The home, built in one week, is the product of
about 60 people coming together for the construction of the home.
The work was well organized and progress was made at a rapid pace.
From Sunday July 25th when it was nothing but a concrete slap to
Sunday August 1st when it became a fully finished, fully furnished
home for one of America’s heroes, everything was done perfectly with
great detail and great love.
The home came to Lincoln through a partnership between the local
Central Illinois Veteran’s Commission (CIVC) and an organization out
of Quincy called 2X4’s of Hope.
On Sunday, Mark and Chris Lawrence of 2X4’s of Hope along with
Marsha Fernandes representing the CIVC hosted a ceremony that
included speakers, the official handing over of the key to the home
and a ribbon cutting.
The day began with possibly 200 or more people gathered in the
street in front of the home.
Mark Lawrence thanked all those for coming. He
introduced himself and wife Chris and Fernandes. He explained that
2X4’s works to partner with local organizations such as the CIVC to
bring homes to communities.
Speaking of Fernandes, he noted that she is a CIVC board member who
was hands on through the entire process working side by side with
the many volunteers.
Lawrence brought attention to the extra-large American Flag flying
over the building lot courtesy of the Lincoln Rural Fire Protection
District. He then said that there would be a flag presenting
ceremony as two veterans came walking up the new sidewalk to the
home and mounted an American Flag and a United States Army flag on
the porch's two pillar posts. Local songstress Lesleigh Bennett then
sang the National Anthem as all stood at attention for the two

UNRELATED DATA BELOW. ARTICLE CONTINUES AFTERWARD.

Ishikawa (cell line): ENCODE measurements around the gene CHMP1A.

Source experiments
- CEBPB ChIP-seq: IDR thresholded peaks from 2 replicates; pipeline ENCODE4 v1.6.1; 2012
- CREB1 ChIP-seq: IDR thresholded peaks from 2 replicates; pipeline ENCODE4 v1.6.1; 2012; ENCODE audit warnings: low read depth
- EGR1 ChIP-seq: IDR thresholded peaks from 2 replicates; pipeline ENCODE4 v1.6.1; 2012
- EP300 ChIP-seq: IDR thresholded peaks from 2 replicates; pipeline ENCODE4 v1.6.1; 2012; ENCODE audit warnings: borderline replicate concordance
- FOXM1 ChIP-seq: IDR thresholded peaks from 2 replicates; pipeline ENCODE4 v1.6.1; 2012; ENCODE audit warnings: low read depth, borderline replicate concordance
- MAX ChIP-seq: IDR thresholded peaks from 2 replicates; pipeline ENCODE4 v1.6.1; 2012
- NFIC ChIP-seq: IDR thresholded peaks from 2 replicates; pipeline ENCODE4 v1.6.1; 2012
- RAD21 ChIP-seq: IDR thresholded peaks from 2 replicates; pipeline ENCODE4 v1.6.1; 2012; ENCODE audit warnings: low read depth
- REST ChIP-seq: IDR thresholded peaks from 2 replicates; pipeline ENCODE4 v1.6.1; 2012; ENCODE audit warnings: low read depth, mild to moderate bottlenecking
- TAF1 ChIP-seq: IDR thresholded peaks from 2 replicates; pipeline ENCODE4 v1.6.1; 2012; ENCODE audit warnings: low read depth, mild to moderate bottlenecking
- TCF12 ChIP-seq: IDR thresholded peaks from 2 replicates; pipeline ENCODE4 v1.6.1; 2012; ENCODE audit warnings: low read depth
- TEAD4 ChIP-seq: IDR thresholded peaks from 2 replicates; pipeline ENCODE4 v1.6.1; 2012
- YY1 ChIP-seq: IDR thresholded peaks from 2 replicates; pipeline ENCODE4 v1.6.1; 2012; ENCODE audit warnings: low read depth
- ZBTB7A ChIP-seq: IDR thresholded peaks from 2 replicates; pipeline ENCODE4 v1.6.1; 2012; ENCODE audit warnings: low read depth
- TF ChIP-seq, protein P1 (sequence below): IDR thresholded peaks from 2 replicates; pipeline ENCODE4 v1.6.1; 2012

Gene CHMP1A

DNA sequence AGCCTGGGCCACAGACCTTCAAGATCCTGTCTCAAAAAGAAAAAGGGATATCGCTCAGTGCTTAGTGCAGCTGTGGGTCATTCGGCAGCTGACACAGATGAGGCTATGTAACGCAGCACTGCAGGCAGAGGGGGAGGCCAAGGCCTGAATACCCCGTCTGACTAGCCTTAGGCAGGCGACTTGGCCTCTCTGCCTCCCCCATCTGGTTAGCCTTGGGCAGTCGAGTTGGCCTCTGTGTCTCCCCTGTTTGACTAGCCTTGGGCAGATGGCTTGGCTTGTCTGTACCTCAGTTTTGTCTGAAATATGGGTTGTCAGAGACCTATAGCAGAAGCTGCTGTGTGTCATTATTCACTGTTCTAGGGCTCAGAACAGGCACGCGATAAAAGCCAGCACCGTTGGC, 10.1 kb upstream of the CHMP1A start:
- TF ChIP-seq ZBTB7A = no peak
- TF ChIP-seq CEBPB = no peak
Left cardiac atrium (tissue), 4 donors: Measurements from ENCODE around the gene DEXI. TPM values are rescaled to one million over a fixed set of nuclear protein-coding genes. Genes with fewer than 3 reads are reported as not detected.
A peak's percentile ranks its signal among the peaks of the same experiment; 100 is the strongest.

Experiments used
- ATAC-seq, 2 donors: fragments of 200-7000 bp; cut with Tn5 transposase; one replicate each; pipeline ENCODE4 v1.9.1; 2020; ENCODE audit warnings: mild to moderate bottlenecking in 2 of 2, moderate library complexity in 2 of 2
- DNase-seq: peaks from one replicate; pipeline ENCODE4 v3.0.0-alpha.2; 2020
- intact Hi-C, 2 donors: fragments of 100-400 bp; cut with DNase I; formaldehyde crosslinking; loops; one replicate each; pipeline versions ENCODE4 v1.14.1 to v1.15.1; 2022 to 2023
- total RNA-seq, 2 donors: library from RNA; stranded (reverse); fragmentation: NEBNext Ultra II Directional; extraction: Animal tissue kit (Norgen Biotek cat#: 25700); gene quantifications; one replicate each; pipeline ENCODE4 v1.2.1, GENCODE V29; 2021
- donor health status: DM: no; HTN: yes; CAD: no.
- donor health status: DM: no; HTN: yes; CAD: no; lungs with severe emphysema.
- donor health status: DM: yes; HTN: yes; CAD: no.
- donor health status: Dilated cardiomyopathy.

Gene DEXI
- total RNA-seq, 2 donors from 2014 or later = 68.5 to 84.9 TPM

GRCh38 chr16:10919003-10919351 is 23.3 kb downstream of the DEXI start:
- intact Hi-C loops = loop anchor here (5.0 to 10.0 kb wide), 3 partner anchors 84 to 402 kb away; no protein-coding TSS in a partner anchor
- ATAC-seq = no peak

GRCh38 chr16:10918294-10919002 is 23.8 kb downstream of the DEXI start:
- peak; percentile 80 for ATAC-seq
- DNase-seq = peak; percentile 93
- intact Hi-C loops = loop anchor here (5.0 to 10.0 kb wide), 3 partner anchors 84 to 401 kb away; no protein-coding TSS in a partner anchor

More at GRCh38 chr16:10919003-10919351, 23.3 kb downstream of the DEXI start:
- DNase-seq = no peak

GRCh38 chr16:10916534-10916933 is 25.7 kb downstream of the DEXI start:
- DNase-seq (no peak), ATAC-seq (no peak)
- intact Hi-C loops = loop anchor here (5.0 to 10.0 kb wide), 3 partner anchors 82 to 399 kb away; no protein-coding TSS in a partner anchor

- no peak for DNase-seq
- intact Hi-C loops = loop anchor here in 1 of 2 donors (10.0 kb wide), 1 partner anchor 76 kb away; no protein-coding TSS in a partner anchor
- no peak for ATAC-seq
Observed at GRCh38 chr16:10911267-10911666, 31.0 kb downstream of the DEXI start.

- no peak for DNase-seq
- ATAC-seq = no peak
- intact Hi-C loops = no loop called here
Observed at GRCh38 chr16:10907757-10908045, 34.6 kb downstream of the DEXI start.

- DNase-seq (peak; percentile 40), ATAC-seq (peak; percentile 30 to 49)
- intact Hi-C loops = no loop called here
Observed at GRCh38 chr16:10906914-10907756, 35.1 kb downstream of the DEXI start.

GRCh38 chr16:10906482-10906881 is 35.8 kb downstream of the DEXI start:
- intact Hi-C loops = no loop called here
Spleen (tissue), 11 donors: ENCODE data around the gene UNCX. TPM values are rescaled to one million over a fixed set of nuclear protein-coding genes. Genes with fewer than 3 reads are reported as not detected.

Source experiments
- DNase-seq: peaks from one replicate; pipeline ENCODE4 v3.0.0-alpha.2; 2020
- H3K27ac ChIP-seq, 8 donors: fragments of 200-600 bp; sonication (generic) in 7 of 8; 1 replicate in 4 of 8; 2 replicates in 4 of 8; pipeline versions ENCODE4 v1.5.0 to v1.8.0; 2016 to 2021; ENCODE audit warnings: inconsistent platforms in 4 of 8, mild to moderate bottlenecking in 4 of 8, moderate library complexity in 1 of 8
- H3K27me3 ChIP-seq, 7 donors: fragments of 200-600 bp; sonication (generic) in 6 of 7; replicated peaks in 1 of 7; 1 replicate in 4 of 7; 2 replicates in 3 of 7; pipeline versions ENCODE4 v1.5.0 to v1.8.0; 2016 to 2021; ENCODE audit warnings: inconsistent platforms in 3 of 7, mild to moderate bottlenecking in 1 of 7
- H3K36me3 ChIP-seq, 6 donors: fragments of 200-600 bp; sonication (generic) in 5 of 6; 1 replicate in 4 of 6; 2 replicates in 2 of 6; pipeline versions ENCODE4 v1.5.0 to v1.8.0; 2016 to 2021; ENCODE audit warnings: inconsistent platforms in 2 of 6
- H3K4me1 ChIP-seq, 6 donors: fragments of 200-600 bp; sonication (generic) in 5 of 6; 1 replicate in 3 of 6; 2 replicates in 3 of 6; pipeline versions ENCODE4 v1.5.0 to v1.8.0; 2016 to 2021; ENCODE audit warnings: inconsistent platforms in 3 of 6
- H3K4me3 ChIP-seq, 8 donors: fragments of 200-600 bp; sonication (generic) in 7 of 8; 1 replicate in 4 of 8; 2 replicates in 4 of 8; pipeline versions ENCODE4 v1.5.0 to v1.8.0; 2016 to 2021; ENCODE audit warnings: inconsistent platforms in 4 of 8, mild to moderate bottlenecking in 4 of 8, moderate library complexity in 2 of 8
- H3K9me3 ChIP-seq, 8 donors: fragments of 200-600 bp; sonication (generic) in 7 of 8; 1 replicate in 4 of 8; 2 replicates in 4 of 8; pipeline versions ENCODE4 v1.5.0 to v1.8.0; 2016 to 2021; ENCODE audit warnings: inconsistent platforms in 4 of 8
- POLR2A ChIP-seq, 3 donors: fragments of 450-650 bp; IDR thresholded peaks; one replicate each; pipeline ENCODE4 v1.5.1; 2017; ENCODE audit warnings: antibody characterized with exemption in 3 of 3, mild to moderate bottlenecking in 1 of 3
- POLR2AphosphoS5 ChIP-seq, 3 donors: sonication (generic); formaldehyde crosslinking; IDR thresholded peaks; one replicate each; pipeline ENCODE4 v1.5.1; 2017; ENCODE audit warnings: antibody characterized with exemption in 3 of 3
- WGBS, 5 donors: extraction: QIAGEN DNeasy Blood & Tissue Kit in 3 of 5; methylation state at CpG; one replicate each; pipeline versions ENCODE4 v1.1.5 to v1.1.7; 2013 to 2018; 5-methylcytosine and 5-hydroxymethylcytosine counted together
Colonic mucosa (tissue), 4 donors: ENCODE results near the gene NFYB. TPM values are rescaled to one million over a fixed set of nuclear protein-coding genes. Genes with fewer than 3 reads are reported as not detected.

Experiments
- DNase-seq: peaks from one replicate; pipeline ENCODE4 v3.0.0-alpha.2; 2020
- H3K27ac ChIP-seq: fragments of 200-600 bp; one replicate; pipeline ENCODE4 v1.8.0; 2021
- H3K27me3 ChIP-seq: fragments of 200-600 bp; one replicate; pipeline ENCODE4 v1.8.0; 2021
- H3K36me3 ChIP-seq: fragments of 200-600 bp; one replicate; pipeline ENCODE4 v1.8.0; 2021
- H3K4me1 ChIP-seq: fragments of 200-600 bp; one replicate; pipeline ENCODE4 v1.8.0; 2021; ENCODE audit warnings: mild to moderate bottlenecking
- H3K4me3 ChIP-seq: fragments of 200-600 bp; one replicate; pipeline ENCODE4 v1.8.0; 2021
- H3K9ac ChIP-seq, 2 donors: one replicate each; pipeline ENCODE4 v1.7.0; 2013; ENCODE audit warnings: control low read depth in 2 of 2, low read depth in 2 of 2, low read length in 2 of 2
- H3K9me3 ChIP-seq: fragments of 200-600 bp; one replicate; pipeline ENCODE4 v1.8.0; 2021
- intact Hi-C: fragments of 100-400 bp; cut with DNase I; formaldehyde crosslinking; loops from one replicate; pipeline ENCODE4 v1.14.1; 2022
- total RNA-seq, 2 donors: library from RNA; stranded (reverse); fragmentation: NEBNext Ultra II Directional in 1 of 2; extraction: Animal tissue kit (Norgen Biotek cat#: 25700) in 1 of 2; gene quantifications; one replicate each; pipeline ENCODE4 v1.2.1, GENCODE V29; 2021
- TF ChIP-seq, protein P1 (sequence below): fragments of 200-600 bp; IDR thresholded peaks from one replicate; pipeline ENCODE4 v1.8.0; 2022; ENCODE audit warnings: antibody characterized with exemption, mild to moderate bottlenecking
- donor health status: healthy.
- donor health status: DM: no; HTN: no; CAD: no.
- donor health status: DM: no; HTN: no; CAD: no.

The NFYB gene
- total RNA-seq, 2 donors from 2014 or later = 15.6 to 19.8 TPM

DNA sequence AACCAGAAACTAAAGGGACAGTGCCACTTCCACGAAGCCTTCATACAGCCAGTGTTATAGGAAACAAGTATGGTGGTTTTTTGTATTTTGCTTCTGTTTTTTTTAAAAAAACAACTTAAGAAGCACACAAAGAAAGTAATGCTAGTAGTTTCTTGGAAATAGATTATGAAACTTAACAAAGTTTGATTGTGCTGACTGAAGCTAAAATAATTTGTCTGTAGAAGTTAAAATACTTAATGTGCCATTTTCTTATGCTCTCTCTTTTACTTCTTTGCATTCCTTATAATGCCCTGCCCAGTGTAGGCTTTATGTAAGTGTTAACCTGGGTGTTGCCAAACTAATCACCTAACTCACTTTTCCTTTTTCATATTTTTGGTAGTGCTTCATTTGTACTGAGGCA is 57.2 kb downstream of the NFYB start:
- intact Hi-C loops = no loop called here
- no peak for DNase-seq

Pastor Dan McQuality of the Grace Lutheran Church,
who is also a veteran, was called on to bless the home. McQuality’s
church is located just one block north of the new tiny home.
As Lawrence introduced McQuality he said that the entire home
building process was founded in prayer and with God’s hand in it. He
said that applause and praise for what has been accomplished
belonged not to the people, but to the Lord who led them to do this
McQuality then offered a prayer thanking God for all those gathered
and also for God’s protection over our soldiers and our country. He
asked that the Lord bless the home and all those who labored in love
to make it so.
Lawrence then called on Pastor Tony Byrd from
Madison. Byrd is a recipient of a home recently built in Madison. He
said that Byrd had a special message and was always a blessing to
all each time he spoke.
Byrd opened with a greeting and sought a response as to being
thankful for the day. He said that we were all blessed because we
woke up this morning, then explained that God never promises that we
will wake up each morning, which is why we should do all that we can
today, not leaving anything for tomorrow.
He noted that the Bible says “if you love me” clothe the people,
feed the people, and put a roof over their heads. He went on to say
that some believe that because one doesn’t have a home that person
is down trodden and with nothing. He said that is not always the
case. Not having a home can be a matter of circumstance at the
moment, but it doesn’t mean it has to stay that way. He said in his
own life, he made the decision to give away all that he owned, and
trust that God would provide for him. He quoted the Bible, "Seek you
first the kingdom of God and all these things will be added unto
After Byrd spoke, Lawrence asked for a show of hands of all the
veterans in the crowd. He applauded the many hands that went up.
Lawrence went on to talk about the recipient, Scott Jackson. He said
that last week Jackson had been very overwhelmed by the actions that
started last week. Jackson was amazed by the number of people that
came out to construct his home. He said that as of that moment,